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Stocki image of a winners trophy and confetti

The annual Physics Department Awards for Excellence took place at 2pm on Tuesday 14 September. Held virtually on Zoom this year, there were a series of science talks aimed at all members of the department, followed by the presentation of awards. The awards recognise staff who carry out exceptional work, and go that extra mile.

Nominations for who should receive the awards were invited from across the department. As was the case last year, the panel was faced with a difficult choice as there is so much excellent work being carried out at every level.

Congratulations to this year's recipients, who are:

  • Susan Hilton, Michelle Minns, Jason Anderson, Kristian Whatcott, Paul Foley, Tony McFarlane and Michael Armstrong
    • The Teaching Laboratory Technical Support team is recognised for their combined efforts in enabling us to provide practical laboratory teaching at all levels during the pandemic. Preparing labs and equipment in the Department for lab and lecture recording, and to ensure that any actual in-person teaching is safe; getting kit ready to send out to students and helping solve any problems that they have getting things to work at home; helping staff and students to conduct experiments remotely using advanced equipment are just the tip of the iceberg in terms of the amazing things that this team have pulled together to do this year. Our laboratory teaching programme has been one of the most challenging aspects of our teaching to adapt to recent circumstances, and it has only been possible to do this successfully because of the tireless work put in by the Teaching Laboratory Technical Support team. 
  • Hannah Frost and Adam Easton
    • Hannah and Adam started their apprenticeships only 5 months before the University moved to home working due to the pandemic. This would be an anxious time for anybody, but to be at the start of a practical apprenticeship must have been particularly so. Through their hard work, both at home and then with limited opportunities for practical experience they have both successfully completed their learning outcomes well ahead of schedule.

  • Nic Brennan
    • For her outstanding support of the planning and organisation of teaching delivery in the science faculty and across the other faculties. In particular, Nic’s input was instrumental in obtaining funding to support our laboratory teaching last year. Every delivery planning meeting – of which there have been many over the past year – results in more tasks for Nic to deal with, which she does effectively, efficiently and always with a smile.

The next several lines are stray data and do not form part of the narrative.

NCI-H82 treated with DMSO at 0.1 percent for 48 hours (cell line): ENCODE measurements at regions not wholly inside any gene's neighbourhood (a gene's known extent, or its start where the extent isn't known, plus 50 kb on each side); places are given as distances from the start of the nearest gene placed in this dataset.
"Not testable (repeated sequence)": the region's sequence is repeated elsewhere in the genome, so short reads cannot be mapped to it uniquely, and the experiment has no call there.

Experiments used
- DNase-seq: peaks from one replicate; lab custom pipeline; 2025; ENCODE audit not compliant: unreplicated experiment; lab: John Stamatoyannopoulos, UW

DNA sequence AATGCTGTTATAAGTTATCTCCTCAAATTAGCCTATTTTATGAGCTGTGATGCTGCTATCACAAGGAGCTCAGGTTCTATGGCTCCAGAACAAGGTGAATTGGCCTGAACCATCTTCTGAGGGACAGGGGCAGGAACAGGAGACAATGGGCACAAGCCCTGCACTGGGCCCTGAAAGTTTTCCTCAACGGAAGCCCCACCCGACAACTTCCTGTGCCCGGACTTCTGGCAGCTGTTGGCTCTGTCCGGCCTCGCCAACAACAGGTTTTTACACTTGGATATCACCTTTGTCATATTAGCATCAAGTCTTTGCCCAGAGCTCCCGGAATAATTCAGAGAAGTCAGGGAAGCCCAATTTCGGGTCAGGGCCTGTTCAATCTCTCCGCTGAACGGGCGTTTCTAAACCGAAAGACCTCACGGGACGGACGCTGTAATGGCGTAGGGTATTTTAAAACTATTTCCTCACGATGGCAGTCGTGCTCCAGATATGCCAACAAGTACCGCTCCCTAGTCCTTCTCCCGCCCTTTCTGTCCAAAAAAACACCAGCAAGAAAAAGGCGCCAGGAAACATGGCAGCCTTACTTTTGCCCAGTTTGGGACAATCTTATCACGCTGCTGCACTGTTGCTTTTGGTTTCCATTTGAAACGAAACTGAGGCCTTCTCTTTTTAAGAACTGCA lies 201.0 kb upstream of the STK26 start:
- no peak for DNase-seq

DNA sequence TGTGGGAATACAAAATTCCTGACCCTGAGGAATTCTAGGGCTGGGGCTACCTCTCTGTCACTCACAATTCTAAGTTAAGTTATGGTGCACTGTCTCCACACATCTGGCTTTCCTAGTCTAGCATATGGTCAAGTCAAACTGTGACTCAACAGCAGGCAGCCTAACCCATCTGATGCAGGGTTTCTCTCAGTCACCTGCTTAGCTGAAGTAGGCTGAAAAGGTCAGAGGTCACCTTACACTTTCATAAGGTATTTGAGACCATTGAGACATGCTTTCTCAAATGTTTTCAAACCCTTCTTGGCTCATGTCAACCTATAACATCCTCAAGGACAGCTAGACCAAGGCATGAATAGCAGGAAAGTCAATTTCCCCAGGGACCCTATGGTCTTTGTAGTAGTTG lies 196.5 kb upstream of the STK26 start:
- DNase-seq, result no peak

• Jason Scotney
    • For his outstanding can-do attitude allied with a beyond the call of duty approach to ensuring that the required building access protocols for re-opening the physics buildings at various stages of the Covid crisis are appropriate and provide the right level of security for staff in physics. He has also been instrumental in offering advice on setting up and implementing the Departmental “swipe in/ out” system to monitor staff attendance in the Department.

  • Peter Draper
    • Peter is the backbone of COSMA, provides a wealth of knowledge for the support team and users, has immense problem-solving skills and is incredibly dedicated to his job.  Operation of COSMA would be significantly more difficult were it not for Peter.

  • Suzanne Joyce, Wendy Hedley and Claire Chadwick
    • For being a constant in a year of variables! The Physics Finance Team have been fully operational throughout the pandemic and had an early return to onsite working. They have facilitated the continuation of teaching and research activities in Physics whilst adhering to new strict budgetary controls. The whole time the team have been on-hand to provide help and information, and to offer support and advice to staff and students.

  • Lucy Budge
    • For her outstanding contributions to the L3 Mathematics Workshop and in particular her leadership of the module whilst the lead academic was on sick leave.

  • Alistair Bounds
    • For his outstanding work in developing optical methods for early dental disease detection. This has produced a patent, high quality publications, presentations in Parliament and is the foundation in helping the spinout company NirVisio raise £1.2M to develop a commercially viable product. 

  • Lucy Downes
    • For outstanding work on the technical development of new terahertz imaging technology and working closely with industrial partners to study market feasibility.

  • James Nightingale
    • For adapting statistical techniques from astrophysics into healthcare. The algorithm he developed to categorise the shapes of galaxies is being used to categorise genomic data sampled from carcinomas to help determine the most effective treatment for a cancer.

  • Piotr Pander
    • For his outstanding theoretical calculations and photophysical measurements of Thermally Activated Delayed Fluorescence in bimetallic complexes which has led to more efficient NIR emitters. These molecules have huge and widespread potential for applications in OLEDs, bioimaging and sensing.
  • Rachel Goodband and Sarah Goodband
    • For their contribution to social cohesion in the Department and organising creative social events to keep the postgraduate student community active and for their initiative to make the spaces around the Department greener and inviting to physicists and non-human species alike.